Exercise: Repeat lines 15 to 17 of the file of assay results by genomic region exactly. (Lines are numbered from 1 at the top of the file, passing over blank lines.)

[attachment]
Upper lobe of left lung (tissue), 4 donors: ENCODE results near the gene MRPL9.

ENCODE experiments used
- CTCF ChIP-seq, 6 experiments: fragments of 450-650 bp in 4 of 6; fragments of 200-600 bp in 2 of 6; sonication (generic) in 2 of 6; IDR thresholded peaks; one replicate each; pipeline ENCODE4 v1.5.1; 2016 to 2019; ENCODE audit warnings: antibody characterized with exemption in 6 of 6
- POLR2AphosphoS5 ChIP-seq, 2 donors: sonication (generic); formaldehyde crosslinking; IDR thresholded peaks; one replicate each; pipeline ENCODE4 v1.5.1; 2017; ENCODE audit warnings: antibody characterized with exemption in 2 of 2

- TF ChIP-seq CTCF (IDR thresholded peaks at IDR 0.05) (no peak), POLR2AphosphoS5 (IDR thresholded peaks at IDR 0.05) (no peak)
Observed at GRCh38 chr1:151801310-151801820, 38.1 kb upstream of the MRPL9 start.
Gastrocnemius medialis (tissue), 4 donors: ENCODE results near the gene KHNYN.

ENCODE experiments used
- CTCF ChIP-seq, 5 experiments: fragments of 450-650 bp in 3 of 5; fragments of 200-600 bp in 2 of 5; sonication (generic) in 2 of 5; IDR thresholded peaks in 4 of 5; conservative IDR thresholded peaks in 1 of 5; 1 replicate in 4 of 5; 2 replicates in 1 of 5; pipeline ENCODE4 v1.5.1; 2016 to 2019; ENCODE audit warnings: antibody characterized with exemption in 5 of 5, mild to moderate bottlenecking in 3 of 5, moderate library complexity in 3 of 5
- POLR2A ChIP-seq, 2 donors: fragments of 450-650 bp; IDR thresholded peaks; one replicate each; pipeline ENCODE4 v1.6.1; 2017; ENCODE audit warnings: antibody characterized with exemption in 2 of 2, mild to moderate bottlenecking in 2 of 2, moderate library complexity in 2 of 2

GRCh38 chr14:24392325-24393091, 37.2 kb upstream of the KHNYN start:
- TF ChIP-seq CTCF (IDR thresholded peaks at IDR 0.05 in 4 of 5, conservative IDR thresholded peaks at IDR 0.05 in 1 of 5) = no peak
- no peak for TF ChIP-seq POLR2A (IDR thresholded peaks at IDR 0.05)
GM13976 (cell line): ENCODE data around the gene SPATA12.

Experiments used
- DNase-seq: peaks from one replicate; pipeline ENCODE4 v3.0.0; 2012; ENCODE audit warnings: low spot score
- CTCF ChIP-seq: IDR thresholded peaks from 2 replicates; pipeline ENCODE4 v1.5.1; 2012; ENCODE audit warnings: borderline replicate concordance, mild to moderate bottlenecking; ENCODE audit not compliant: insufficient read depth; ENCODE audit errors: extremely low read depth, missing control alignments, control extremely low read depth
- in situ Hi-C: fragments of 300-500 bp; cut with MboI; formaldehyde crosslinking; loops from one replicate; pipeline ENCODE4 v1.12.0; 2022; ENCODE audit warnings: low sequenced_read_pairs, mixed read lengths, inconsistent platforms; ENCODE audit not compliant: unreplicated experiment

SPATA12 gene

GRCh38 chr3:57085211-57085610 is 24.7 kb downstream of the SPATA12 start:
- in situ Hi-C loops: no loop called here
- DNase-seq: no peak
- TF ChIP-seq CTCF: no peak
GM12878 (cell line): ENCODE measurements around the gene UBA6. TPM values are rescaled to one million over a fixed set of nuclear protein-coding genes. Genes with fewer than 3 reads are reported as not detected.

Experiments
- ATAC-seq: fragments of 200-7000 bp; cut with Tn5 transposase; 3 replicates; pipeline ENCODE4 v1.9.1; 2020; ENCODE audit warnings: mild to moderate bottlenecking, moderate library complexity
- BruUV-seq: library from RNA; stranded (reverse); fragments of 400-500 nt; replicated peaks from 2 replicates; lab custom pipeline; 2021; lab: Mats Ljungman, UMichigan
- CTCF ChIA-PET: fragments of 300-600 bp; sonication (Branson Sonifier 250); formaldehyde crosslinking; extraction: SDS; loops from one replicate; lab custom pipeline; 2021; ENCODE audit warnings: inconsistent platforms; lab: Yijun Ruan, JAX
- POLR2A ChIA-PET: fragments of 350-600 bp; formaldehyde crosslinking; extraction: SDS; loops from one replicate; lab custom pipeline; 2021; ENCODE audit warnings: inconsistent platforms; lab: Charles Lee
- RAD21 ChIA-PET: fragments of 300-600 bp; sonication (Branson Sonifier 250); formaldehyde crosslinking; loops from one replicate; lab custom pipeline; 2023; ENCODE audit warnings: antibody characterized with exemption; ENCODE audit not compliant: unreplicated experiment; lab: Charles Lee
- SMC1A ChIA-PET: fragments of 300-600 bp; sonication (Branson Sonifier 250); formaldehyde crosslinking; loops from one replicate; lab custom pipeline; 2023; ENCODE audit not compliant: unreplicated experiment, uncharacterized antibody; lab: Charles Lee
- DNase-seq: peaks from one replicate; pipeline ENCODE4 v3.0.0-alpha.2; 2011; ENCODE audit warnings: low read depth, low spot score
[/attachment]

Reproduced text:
Experiments used
- DNase-seq: peaks from one replicate; pipeline ENCODE4 v3.0.0; 2012; ENCODE audit warnings: low spot score
- CTCF ChIP-seq: IDR thresholded peaks from 2 replicates; pipeline ENCODE4 v1.5.1; 2012; ENCODE audit warnings: borderline replicate concordance, mild to moderate bottlenecking; ENCODE audit not compliant: insufficient read depth; ENCODE audit errors: extremely low read depth, missing control alignments, control extremely low read depth